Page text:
Are We Becoming a Nanny-Based Society?

I remember my childhood to a great extent in terms of riding my bike, rolling down the dunes of Lake Michigan, roller skating on Hessville sidewalks, Mom’s endless supply of Band-Aids, my falling out of trees, bee stings, and playing softball in vacant lots without helmets. We all received scrapes and gallons of Bactine over the years, but not one of my friends was ever killed or even seriously hurt. We were allowed to be inventive in creating our own worlds, like our front porch becoming a spaceship.

We were left to our own devices and imaginations to come up with entertainment that was rigorous at times but I believe also very healthy in allowing us to figure things out for ourselves much of the time. That freedom encouraged creativity, independence, and how to get along with others. We loved being outdoors. I see so many kids now glued to their cellphones or iPads, cheated out of a rich social development that will pass them by right into adulthood with too little social interaction with actual people instead of tiny, restrictive visual screens. I don’t know the answer to this problem (which is a national one), but I hope that there will be a national realization of what has been lost in our descent into becoming a nanny state. Kids do need guidance, and lots of it, but they also need freedom to err and to create their own solutions to life’s problems in actual, face-to-face social venues.  JB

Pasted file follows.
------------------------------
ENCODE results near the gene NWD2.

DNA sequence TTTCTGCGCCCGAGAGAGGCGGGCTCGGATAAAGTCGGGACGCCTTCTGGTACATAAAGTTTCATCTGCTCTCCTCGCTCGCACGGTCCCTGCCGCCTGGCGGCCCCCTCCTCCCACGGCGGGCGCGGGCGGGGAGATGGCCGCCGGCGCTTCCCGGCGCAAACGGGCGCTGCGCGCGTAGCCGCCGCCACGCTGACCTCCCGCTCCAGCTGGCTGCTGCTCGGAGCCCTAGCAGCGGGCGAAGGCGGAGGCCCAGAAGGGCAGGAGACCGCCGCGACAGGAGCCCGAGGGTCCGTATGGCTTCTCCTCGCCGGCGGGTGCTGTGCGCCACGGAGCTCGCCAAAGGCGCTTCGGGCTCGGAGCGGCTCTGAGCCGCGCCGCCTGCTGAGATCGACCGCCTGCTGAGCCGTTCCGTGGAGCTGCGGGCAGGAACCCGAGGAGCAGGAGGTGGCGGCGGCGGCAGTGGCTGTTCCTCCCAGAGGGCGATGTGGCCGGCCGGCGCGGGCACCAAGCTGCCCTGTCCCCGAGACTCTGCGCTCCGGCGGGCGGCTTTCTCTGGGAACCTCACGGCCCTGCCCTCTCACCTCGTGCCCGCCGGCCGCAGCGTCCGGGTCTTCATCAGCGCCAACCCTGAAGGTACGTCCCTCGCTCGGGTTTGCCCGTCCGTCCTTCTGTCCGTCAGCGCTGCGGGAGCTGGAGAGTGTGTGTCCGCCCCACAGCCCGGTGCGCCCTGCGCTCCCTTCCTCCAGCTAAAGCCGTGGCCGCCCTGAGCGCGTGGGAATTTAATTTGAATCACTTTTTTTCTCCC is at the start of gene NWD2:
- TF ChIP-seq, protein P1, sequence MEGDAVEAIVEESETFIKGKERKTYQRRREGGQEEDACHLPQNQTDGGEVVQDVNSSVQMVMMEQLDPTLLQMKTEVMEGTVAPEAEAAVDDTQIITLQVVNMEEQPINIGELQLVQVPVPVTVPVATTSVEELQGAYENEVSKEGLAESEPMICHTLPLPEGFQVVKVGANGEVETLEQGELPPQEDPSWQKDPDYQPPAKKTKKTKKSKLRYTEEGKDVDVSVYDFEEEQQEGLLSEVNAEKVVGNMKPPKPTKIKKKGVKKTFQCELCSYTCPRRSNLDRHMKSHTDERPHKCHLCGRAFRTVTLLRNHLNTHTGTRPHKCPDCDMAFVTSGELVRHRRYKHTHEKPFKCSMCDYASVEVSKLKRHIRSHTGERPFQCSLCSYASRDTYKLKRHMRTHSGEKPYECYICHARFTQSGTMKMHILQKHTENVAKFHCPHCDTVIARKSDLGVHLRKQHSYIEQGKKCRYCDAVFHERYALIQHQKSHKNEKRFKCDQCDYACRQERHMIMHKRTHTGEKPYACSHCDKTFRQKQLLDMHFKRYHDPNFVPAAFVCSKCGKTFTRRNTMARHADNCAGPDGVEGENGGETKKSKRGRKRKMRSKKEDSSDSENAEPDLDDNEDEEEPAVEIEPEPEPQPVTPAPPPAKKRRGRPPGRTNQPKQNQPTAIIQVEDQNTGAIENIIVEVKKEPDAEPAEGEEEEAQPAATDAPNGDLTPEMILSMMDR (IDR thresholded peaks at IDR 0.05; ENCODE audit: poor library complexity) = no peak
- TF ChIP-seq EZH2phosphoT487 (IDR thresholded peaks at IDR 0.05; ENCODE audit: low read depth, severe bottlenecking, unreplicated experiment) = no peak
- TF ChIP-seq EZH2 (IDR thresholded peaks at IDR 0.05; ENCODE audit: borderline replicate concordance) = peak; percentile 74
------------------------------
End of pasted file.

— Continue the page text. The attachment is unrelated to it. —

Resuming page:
About John

About John John Bolinger was born and raised in Northwest Indiana, where he attended Ball State University and Purdue University, receiving his BS and MA from those schools. Then he taught English and French for thirty-five years at Morton High School in Hammond, Indiana before moving to Colorado, where he resided for ten years before moving to Florida. Besides COME SEPTEMBER, Journey of a High School Teacher, John's other books are ALL MY LAZY RIVERS, an Indiana Childhood, and COME ON, FLUFFY, THIS AIN'T NO BALLET, a Novel on Coming of Age, all available on Amazon.com as paperbacks and Kindle books. Alternately funny and touching, COME SEPTEMBER, conveys the story of every high school teacher’s struggle to enlighten both himself and his pupils, encountering along the way, battles with colleagues, administrators, and parents through a parade of characters that include a freshman boy for whom the faculty code name is “Spawn of Satan,” to a senior girl whose water breaks during a pop-quiz over THE LAST OF THE MOHICANS. Through social change and the relentless march of technology, the human element remains constant in the book’s personal, entertaining, and sympathetic portraits of faculty, students, parents, and others. The audience for this book will certainly include school teachers everywhere, teenagers, parents of teens, as well as anyone who appreciates that blend of humor and pathos with which the world of public education is drenched. The drive of the story is the narrator's struggle to become the best teacher he can be. The book is filled with advice for young teachers based upon experience of the writer, advice that will never be found in college methods classes. Another of John's recent books is Mum's the Word: Secrets of a Family. It is the story of his alcoholic father and the family's efforts to deal with or hide the fact. Though a serious treatment of the horrors of alcoholism, the book also entertains in its descriptions of the father during his best times and the humor of the family's attempts to create a façade for the outside world. All John's books are available as paperbacks and Kindle readers on Amazon, and also as paperbacks at Barnes & Noble. John's sixth book is, Growing Old in America: Notes from a Codger was released on June 15, 2014. John’s most recent book is a novel titled Resisting Gravity, A Ghost Story, published the summer of 2018 View all posts by John →
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